Attitudes, more than alcohol use, predict sexual assault

When stories break of alleged sexual assaults, like those seen during the confirmation hearings of Supreme Court nominee Brett Kavanaugh, people have difficulty trusting firsthand accounts when they hear alcohol was involved. In the discomfort of uncertainty, they are quick to say, “Well, if they hadn’t been drinking, none of this would have happened.”

There is a problem with this reaction.


True, alcohol lowers inhibition, increases aggression, incapacitates both victims and bystanders, and alters the way people interpret others’ words and actions, National Institute on Alcohol Abuse and Alcoholism (NIAAA) research confirms.

But sexual assault is not merely a chance byproduct of an uninhibited moment. Decades of research show that perpetrating sexual assault reflects a man’s beliefs about women at the time of the assault — particularly as it concerns the most-researched group: college-aged men who sexually assault women (though assault can and does happen between pairings of all types).


To start, men’s personal beliefs — and not their alcohol consumption — best predict whether they will commit sexual assault. In fact, in a 2009 study, Nora E. Noel, a psychology professor at the University of North Carolina, Wilmington, and colleagues measured the beliefs of 334 young heterosexual men, administered alcohol to part of the group and watched how they all responded to a video depiction of date rape. Those who had previously expressed their desire for sexual dominance, then consumed alcohol, thought that using force during sex was acceptable and said they’d be willing to act the same way.

And in 2015, Martie P. Thompson, a professor at Clemson University, and colleagues published the results of a study following 795 college-aged men over four years at a large southeastern university. They found that the more men agreed with statements like “I feel that sexual thoughts and feelings are stronger than I am” and “when women talk and act sexy, they are inviting rape,” the more likely they were to sexually assault others. Importantly, as an individual’s beliefs changed, so did their behavior; rises and falls in these beliefs tracked their rate of sexual assaults, meaning they could reject demeaning beliefs about women presently even though they held and acted on them in the past. Heavy drinking, however, had no bearing on their trajectory of sexual assault over time.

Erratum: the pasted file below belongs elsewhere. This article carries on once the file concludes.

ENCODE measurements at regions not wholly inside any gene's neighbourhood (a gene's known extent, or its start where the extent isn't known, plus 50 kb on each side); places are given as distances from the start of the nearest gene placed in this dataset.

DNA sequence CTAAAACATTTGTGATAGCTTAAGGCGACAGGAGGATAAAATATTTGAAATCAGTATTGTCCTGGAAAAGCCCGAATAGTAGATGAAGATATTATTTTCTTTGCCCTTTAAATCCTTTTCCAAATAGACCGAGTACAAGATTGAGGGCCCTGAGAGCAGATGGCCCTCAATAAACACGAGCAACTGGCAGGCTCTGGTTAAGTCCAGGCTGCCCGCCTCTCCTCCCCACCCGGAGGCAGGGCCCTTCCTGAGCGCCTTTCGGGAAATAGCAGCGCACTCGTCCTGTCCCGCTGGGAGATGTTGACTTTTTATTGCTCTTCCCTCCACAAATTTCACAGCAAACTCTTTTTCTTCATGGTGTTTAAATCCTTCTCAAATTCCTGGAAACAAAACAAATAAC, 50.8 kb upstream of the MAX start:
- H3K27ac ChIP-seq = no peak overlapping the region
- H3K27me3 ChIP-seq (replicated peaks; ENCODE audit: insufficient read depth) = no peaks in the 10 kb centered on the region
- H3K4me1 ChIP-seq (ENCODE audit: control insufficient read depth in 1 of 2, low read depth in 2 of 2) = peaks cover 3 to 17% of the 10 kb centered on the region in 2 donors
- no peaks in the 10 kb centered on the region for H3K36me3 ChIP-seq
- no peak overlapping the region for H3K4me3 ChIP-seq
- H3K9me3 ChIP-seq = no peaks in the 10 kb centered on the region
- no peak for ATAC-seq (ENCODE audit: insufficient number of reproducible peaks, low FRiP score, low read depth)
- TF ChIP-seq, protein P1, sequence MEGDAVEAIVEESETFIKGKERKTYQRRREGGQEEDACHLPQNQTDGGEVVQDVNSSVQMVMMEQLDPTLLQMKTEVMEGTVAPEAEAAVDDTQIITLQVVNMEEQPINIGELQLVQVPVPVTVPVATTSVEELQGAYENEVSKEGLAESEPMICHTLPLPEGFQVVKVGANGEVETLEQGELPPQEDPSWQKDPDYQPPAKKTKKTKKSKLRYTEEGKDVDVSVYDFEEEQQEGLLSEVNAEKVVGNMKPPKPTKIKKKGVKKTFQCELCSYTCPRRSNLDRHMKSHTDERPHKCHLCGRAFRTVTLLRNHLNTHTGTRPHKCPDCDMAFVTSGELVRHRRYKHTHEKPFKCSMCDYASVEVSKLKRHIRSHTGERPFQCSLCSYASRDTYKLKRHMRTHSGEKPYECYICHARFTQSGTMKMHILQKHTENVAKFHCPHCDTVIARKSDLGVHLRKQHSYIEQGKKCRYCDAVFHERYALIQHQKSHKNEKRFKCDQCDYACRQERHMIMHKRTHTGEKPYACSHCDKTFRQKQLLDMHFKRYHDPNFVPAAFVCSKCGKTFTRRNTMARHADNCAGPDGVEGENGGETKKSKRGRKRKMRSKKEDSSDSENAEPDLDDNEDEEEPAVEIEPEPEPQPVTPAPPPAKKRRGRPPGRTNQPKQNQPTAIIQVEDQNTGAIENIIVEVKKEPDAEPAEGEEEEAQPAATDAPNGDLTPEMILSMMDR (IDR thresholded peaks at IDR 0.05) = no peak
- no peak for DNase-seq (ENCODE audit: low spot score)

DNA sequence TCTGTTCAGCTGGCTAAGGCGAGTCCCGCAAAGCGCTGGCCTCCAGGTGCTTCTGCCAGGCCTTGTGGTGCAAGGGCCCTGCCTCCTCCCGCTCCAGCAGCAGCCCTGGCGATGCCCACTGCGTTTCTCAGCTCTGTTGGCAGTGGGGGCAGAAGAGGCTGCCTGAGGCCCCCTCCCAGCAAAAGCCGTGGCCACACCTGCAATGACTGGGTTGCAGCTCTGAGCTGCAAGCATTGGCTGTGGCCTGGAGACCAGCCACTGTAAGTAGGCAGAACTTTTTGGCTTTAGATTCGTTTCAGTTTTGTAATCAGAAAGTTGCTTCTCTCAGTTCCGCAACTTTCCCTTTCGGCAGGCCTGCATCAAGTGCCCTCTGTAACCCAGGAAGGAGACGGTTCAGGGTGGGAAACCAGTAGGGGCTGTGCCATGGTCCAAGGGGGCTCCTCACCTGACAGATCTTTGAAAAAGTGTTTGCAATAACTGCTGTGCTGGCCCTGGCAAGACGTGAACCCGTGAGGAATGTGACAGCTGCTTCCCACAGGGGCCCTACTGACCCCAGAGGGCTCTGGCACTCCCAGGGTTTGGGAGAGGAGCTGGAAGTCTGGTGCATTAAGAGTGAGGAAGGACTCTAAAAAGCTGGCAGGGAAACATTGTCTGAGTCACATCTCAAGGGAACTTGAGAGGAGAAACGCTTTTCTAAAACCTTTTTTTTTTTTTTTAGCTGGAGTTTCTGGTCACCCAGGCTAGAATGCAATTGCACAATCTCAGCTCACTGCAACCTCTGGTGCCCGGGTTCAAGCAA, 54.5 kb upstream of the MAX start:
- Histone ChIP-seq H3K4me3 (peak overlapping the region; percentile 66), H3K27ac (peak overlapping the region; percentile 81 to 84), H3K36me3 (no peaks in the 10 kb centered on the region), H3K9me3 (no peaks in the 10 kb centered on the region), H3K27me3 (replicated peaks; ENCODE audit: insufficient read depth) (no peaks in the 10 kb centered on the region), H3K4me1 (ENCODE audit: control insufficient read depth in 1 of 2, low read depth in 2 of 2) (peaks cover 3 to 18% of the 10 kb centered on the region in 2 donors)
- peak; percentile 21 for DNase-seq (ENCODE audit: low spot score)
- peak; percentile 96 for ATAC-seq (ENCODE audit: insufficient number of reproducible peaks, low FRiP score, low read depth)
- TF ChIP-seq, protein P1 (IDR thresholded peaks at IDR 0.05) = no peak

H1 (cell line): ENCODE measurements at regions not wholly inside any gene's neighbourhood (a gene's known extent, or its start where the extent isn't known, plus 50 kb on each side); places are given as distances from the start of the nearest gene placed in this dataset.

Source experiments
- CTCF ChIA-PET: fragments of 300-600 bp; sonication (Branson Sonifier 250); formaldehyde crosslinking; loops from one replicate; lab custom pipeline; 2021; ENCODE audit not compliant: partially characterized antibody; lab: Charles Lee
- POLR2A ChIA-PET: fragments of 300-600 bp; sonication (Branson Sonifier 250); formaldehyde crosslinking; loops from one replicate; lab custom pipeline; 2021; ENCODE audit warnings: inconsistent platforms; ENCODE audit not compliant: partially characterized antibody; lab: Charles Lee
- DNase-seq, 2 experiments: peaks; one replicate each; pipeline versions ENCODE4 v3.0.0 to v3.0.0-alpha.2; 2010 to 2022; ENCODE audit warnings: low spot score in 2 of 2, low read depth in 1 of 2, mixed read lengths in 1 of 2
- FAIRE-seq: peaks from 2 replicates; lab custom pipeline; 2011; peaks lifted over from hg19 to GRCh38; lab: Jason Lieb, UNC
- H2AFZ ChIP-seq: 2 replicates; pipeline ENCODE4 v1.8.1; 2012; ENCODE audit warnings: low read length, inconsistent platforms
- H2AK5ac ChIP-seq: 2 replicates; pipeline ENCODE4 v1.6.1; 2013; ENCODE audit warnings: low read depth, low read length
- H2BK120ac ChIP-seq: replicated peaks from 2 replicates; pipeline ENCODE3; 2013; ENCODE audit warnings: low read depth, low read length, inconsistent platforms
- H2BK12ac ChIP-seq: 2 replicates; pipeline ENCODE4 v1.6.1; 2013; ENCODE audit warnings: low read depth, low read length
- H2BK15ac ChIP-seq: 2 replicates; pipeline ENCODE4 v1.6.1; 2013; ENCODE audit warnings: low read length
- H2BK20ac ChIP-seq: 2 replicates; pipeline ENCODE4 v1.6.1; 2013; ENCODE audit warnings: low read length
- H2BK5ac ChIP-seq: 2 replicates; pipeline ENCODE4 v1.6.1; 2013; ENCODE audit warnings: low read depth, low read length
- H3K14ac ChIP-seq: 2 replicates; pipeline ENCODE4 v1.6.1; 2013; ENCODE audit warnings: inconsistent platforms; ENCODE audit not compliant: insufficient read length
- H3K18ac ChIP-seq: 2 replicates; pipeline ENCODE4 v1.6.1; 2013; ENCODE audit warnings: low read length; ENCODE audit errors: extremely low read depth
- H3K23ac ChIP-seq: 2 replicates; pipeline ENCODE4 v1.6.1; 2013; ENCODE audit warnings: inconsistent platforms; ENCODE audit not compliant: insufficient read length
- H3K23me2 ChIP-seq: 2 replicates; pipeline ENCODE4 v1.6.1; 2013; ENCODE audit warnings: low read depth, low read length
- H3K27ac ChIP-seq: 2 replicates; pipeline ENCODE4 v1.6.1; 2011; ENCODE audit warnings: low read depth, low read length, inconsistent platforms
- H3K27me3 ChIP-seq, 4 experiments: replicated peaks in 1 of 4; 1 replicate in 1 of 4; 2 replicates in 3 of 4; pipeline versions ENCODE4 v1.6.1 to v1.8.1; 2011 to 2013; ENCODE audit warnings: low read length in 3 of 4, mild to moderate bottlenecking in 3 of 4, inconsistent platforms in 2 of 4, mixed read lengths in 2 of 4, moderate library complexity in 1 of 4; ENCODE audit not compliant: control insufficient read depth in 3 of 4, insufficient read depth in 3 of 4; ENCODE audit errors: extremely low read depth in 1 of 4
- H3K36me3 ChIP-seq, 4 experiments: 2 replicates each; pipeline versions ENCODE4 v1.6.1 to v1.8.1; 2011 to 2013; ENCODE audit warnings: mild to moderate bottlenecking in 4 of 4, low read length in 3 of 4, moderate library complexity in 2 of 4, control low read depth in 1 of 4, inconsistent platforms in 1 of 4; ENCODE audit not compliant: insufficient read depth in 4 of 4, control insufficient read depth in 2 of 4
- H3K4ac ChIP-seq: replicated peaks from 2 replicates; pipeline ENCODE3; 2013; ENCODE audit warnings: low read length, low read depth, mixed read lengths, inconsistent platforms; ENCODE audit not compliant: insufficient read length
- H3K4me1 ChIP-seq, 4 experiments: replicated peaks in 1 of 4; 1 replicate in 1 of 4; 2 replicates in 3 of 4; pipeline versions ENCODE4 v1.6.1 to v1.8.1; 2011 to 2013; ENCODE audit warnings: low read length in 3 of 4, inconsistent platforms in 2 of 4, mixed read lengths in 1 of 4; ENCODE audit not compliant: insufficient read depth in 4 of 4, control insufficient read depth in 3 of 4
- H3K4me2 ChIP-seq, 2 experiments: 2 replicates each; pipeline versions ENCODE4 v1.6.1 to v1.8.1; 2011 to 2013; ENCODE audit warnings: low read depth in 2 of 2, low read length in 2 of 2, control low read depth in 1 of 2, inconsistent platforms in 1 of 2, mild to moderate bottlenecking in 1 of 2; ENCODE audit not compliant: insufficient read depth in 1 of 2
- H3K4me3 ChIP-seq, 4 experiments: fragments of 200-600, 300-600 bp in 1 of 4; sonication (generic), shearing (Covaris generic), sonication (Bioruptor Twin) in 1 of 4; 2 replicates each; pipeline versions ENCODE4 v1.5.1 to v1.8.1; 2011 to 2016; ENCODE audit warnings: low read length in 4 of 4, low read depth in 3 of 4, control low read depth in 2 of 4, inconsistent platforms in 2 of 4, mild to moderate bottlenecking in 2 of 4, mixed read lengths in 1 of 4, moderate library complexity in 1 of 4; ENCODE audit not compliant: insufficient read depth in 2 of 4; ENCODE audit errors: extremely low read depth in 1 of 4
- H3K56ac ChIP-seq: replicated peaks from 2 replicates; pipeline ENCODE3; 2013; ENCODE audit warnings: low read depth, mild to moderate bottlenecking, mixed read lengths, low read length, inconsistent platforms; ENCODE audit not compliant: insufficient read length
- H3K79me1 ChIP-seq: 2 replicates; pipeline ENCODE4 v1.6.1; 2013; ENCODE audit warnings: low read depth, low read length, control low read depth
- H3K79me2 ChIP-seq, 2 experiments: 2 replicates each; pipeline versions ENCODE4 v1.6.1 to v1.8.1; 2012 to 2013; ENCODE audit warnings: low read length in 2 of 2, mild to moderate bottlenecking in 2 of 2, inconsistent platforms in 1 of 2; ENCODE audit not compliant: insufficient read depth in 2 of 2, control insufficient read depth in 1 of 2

Peer pressure, on the other hand, does. For example, the same 2015 study found that the more that men perceive that their friends approve of getting a woman drunk in order to have sex with her, or think that their friends expect them to be having sex, the more likely they are to subsequently sexually assault women.

The cultures of fraternities and other groups can also spread hostile attitudes toward women, as Antonia Abbey of Wayne State University and colleagues noted in a 2001 review of decades of research. At one mid-sized university, seven months into freshman year, John D. Foubert, now dean of the College of Education at Union University, and fellow researchers reported that those who had joined a fraternity were more likely to have committed sexual assault than those who had not joined (8 percent vs. 2.5 percent, respectively), despite both groups showing equal rates of coercive behavior before college.

But it isn’t just immediate peer groups who matter. When society continues to react to reported assaults with, “Well, who knows what happened? They were drunk,” and treats alcohol-involved sexual assault as unpredictable and unknowable, we fail to require men to confront internal beliefs that are risk factors for committing assault. Worse, research from the National Institute on Alcohol Abuse and Alcoholism shows we create cover for those who drink before committing sexual assault by suggesting others will not hold them accountable for their drunken actions.

Unfortunately, training groups of college-aged men to not commit assault is notoriously difficult because they don’t see themselves as potential rapists — indeed, as University of Arizona public health professor Mary P. Koss told the New York Times, even rapists don’t consider themselves rapists — and they don’t see how the information is relevant to them personally. Thus, identifying the contribution of toxic beliefs should be a part of every national conversation regarding sexual assault.

Alcohol use may be part of the story of sexual assault, and the way our culture uses alcohol could certainly use healthy change. But rather than narrowly focusing on alcohol’s involvement in assault or the difficulty of knowing what happened in the past, to reduce sexual assault we must engage in the uncomfortable work of examining and confronting internal beliefs and dismantle the cultures and structures that support bad ones.

Jenika McDavitt ( lives in Baltimore and holds a B.A. in behavioral neuroscience from Yale University and an M.A. in clinical-community psychology from the University of Illinois Urbana-Champaign.